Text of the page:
Backup superblock at 229376, Group descriptors at 229377-229842
...

mke2fs -n /dev/md0; # another way search for superblock backups, but not group descriptors

mke2fs 1.41.4 (27-Jan-2009)
Filesystem label=
OS type: Linux
Block size=4096 (log=2)
Fragment size=4096 (log=2)
487989248 inodes, 1951945600 blocks
97597280 blocks (5.00%) reserved for the super user
First data block=0
Maximum filesystem blocks=0
59569 block groups
32768 blocks per group, 32768 fragments per group
8192 inodes per group
Superblock backups stored on blocks:
32768, 98304, 163840, 229376, 294912, 819200, 884736, 1605632, 2654208,
4096000, 7962624, 11239424, 20480000, 23887872, 71663616, 78675968,
102400000, 214990848, 512000000, 550731776, 644972544, 1934917632

The superblock is essentially file system metadata and defines the file system type, size, status, and information about other metadata structures (metadata of metadata). The superblock is very critical to the file system and therefore is stored in multiple redundant copies for each file system. The superblock is a very „high level“ metadata structure for the file system. For example, if the superblock of a partition, /var, becomes corrupt then the file system in question (/var) cannot be mounted by the operating system. Commonly in this event fsck is run and will automatically select an alternate, backup copy of the superblock and attempt to recover the file system. The backup copies themselves are stored in block groups spread through the file system with the first stored at a 1 block offset from the start of the partition. This is important in the event that a manual recovery is necessary. You may view information about superblock backups with the command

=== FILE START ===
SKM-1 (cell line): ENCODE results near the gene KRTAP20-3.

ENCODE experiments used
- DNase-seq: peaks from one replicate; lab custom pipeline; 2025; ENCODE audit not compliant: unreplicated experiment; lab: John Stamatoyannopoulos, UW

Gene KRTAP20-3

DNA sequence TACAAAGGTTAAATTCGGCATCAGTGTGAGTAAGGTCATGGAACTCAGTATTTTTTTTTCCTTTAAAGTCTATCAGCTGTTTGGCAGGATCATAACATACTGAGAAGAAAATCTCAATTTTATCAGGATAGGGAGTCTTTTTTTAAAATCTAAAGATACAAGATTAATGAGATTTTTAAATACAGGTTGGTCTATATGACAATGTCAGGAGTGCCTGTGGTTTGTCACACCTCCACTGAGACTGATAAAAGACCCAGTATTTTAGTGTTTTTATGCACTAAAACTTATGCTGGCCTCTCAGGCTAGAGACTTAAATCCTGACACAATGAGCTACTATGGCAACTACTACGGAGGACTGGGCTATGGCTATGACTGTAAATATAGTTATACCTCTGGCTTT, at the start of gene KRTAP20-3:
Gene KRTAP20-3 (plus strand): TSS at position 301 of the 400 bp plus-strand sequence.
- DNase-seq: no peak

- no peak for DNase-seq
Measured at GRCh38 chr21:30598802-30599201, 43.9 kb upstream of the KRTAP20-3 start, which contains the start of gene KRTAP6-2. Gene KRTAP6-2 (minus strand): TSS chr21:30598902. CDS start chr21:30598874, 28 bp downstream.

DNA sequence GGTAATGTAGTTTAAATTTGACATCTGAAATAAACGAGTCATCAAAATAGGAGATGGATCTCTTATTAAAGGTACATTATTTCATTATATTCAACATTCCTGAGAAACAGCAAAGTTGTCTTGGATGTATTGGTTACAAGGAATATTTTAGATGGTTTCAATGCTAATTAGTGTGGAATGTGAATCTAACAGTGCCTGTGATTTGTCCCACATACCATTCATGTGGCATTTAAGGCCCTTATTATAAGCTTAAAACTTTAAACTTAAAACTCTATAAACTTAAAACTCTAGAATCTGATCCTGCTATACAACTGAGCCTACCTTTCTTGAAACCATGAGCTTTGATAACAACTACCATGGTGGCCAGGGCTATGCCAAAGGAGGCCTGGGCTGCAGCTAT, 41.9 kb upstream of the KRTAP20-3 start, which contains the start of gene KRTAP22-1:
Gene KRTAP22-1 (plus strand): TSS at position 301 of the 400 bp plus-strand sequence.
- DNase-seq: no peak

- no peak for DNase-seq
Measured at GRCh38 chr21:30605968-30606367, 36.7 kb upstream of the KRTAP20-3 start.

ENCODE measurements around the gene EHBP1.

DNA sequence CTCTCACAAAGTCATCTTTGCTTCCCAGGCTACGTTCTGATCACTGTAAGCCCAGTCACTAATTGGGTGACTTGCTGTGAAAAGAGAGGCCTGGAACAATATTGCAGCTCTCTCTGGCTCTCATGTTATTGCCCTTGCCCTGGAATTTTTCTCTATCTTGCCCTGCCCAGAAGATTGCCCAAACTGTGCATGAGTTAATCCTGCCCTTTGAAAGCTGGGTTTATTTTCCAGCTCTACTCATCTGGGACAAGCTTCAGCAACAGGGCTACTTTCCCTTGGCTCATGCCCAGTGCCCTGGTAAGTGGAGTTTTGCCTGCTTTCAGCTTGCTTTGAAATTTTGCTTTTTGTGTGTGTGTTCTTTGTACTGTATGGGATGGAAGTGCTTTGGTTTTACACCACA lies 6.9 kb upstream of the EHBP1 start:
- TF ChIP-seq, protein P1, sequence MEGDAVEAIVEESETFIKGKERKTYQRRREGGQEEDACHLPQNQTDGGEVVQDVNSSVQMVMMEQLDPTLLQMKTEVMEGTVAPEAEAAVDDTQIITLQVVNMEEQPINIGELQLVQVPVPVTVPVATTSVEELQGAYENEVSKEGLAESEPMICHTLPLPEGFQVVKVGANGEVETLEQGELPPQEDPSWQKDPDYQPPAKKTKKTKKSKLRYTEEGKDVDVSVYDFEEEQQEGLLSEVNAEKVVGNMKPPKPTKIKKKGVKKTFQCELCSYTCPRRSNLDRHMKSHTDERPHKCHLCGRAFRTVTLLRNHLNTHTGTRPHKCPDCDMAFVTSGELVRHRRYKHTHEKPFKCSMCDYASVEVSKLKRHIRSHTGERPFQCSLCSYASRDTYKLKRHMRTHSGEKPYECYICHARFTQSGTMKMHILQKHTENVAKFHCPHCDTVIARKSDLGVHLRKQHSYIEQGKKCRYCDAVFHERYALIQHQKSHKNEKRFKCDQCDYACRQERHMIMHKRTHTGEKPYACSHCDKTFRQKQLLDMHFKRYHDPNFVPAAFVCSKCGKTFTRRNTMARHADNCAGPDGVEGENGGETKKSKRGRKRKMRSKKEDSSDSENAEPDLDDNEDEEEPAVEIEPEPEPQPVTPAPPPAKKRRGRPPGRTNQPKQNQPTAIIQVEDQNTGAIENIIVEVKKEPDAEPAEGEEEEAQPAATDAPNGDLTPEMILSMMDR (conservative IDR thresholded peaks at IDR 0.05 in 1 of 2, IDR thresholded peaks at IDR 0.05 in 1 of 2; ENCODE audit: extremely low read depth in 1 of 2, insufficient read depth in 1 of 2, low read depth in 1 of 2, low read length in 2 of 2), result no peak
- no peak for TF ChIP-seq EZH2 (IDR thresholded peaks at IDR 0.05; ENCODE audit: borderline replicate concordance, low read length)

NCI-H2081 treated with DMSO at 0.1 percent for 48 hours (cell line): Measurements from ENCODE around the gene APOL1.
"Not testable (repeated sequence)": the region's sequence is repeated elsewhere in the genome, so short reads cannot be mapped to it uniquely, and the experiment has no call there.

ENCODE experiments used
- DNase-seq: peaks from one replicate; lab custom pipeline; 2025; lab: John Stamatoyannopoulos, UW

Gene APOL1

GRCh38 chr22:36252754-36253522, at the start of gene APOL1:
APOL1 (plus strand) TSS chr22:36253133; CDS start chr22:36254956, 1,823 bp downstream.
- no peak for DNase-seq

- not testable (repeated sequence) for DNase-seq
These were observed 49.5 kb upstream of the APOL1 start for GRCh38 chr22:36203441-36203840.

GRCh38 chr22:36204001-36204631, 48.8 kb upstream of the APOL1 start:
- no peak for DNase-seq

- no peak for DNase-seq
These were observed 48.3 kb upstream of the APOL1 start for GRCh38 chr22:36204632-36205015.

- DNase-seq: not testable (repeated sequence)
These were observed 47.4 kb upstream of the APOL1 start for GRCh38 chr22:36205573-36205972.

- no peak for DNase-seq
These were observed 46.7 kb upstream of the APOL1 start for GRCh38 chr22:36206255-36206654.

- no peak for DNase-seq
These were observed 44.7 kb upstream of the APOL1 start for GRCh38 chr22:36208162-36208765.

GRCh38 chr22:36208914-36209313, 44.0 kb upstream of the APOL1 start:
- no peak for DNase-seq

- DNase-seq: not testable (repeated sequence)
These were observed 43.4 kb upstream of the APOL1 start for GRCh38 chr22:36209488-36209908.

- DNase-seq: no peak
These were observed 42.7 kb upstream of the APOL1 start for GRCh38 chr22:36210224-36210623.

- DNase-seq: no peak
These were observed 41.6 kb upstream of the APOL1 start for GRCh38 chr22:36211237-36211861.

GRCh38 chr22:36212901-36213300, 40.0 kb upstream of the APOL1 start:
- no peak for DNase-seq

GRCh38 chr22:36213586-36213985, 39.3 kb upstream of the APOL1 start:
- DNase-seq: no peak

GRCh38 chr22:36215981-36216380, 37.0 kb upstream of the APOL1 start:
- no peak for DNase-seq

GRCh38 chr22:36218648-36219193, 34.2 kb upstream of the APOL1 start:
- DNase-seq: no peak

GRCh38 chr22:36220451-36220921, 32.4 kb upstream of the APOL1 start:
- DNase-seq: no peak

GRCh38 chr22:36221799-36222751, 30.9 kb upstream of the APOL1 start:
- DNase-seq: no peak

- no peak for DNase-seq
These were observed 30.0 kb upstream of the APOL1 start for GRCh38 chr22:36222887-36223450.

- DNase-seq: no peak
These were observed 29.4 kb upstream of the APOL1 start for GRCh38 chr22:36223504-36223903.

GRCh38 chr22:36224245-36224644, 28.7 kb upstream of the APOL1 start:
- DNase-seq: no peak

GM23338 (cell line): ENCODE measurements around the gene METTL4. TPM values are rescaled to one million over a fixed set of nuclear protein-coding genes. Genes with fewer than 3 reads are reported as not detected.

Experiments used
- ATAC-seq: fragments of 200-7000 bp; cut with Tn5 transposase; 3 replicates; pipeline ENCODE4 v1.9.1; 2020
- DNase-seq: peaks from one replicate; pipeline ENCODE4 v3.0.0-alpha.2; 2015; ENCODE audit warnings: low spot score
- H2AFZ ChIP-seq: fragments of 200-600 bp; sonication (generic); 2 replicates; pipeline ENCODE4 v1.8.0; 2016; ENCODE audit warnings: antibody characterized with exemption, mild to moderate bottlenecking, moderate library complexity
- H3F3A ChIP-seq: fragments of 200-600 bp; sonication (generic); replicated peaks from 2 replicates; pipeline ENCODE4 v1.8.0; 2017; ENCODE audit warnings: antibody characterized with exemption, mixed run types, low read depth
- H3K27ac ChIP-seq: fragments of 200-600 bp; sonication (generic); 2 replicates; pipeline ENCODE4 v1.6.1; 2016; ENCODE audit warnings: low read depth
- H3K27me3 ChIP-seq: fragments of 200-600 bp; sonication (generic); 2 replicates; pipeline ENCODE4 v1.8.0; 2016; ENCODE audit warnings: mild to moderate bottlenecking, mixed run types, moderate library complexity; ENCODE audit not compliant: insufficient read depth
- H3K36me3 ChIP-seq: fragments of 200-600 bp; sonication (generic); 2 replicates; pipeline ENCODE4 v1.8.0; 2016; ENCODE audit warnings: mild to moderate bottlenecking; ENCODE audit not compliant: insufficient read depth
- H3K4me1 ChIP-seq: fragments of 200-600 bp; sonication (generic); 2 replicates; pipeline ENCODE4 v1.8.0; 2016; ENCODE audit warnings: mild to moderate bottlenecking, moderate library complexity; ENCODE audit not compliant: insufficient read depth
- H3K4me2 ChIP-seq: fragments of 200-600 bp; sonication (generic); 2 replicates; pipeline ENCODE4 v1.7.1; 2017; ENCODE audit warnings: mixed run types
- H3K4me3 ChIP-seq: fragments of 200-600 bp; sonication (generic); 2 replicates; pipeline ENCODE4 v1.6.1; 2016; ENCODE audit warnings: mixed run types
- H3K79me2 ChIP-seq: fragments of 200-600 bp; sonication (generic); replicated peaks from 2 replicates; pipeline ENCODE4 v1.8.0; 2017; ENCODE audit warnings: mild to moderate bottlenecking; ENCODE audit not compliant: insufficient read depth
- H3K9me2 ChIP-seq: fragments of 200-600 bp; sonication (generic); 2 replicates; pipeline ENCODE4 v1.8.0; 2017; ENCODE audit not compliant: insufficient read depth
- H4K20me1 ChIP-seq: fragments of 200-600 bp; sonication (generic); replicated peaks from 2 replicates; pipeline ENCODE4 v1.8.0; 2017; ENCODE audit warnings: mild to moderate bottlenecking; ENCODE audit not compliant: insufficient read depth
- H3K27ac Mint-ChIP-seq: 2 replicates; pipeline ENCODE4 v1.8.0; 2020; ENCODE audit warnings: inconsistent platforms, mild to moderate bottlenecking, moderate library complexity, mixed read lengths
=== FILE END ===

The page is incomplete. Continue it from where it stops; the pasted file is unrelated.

dumpe2fs /dev/foo | grep -i superblock

which is useful in the event of a manual recovery attempt. Let us suppose that the dumpe2fs command outputs the line

Backup superblock at 163840, Group descriptors at 163841-163841

. We can use this information, and additional knowledge about the file system structure, to attempt to use this superblock backup:

/sbin/fsck.ext3 -b 163840 -B 1024 /dev/foo

. Please note that I have assumed a block size of 1024 bytes for this example.

An inode exists in, or on, a file system and represents metadata about a file. For clarity, all objects in a Linux or UNIX system are files; actual files, directories, devices, and so on. Please note that, among the metadata contained in an inode, there is no file name as humans think of it, this will be important later. An inode contains essentially information about ownership (user, group), access mode (read, write, execute permissions) and file type.

A dentry is the glue that holds inodes and files together by relating inode numbers to file names. Dentries also play a role in directory caching which, ideally, keeps the most frequently used files on-hand for faster access. File system traversal is another aspect of the dentry as it maintains a relationship between directories and their files.

A file, in addition to being what humans typically think of when presented with the word, is really just a block of logically related arbitrary data. Comparatively very dull considering all of the work done (above) to keep track of them.

maybe it would be also good to try this:

http://unix.stackexchange.com/questions/4402/what-is-a-superblock-inode-dentry-and-a-file

http://linux.die.net/man/8/e2fsck

http://wiki.qnap.com/wiki/Memory_Test

links:

http://unix.stackexchange.com/questions/4402/what-is-a-superblock-inode-dentry-and-a-file

http://qnapsupport.net/?page_id=1336